Much of his work focused on the importance of Catholic education and the importance it plays on the health of the Church itself. Many Catholic institutions today owe their practices to Newman, as do the Popes, and how they guide education throughout the years.

 

Will Next Generation of Catholic Teachers Last?

Will the next generation of Catholic education staff member last? Ian Hughes is concerned that they won’t, under the current workload and wages that exist in the Catholic education sector. Ian Hughes is a full time audiovisual technician for Lourdes Hill College in Queensland, and is one of thousands of teachers who took a day of protest against work conditions in Catholic schools last week.

 

We know that there has been concern about enrollment in Catholic schools causing cutbacks which add to the workload for the remaining teachers. And while there is data to say that trend may be turning back in favor of higher enrollment, which would loosen some tension in the budgets of Catholic institutions, the low wages and extra workload in some Catholic schools is taking a toll on teachers and other faculty.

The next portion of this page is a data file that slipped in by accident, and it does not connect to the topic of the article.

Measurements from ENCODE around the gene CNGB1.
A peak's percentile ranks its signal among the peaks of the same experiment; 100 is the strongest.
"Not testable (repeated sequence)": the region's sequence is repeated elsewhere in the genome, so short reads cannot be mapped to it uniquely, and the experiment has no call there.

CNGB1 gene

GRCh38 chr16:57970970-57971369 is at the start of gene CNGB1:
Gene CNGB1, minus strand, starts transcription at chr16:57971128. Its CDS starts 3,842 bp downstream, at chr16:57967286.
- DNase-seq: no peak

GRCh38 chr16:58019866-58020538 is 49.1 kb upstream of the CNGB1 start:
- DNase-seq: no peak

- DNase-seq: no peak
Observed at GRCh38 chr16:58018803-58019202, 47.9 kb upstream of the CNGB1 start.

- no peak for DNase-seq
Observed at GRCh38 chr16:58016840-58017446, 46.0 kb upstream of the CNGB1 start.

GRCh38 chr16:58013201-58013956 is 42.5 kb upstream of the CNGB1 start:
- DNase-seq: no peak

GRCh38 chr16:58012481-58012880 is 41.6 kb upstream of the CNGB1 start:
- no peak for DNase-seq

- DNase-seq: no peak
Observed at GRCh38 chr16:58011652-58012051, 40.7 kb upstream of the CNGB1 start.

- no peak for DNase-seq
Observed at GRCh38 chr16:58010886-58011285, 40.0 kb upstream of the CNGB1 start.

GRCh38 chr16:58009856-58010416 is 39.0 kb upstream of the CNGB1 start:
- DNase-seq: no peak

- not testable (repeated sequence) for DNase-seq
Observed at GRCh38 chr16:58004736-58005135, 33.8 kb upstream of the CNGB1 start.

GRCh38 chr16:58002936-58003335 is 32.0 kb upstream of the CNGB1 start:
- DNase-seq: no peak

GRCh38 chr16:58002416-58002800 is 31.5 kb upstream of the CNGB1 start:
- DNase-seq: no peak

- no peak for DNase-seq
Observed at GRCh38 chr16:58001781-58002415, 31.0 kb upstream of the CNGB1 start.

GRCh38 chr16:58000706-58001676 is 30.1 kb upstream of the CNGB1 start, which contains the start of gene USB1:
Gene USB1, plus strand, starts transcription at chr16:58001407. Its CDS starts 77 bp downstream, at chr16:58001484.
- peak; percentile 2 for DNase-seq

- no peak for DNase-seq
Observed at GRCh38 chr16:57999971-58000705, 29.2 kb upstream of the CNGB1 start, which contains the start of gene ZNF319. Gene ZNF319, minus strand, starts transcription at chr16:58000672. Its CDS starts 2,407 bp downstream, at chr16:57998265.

Hughes represented hundreds of Catholic teachers and support staff at meetings between the Queensland Catholic Education Commission and the state’s union for teachers for a year. But the problem isn’t specific to Australia or Queensland, this debate may be relevant and reach worldwide. They are scared about what the future will look like for religious education faculty worldwide. The workload is large, and with pay increases fewer and further between, the fear is that this work environment discourages young educators from seeking a lifetime career before they are even five years into their teaching pursuits. “If we stop now and don’t do what I’m doing, it will be worse for teachers in the future. Most support officers are not full-time, and work in school term times at 40 weeks a year,” Mr Hughes said. “They are on a lower-tier pay scale, with reduced holiday pay. Why are they penalised for not having a full-time job?” He said teachers and support staff were working weekends, stayed back late in schools, and during lunches “abandoning staff rooms”. “Time expectancy hasn’t changed but teachers are doing their jobs outside of time,” he said.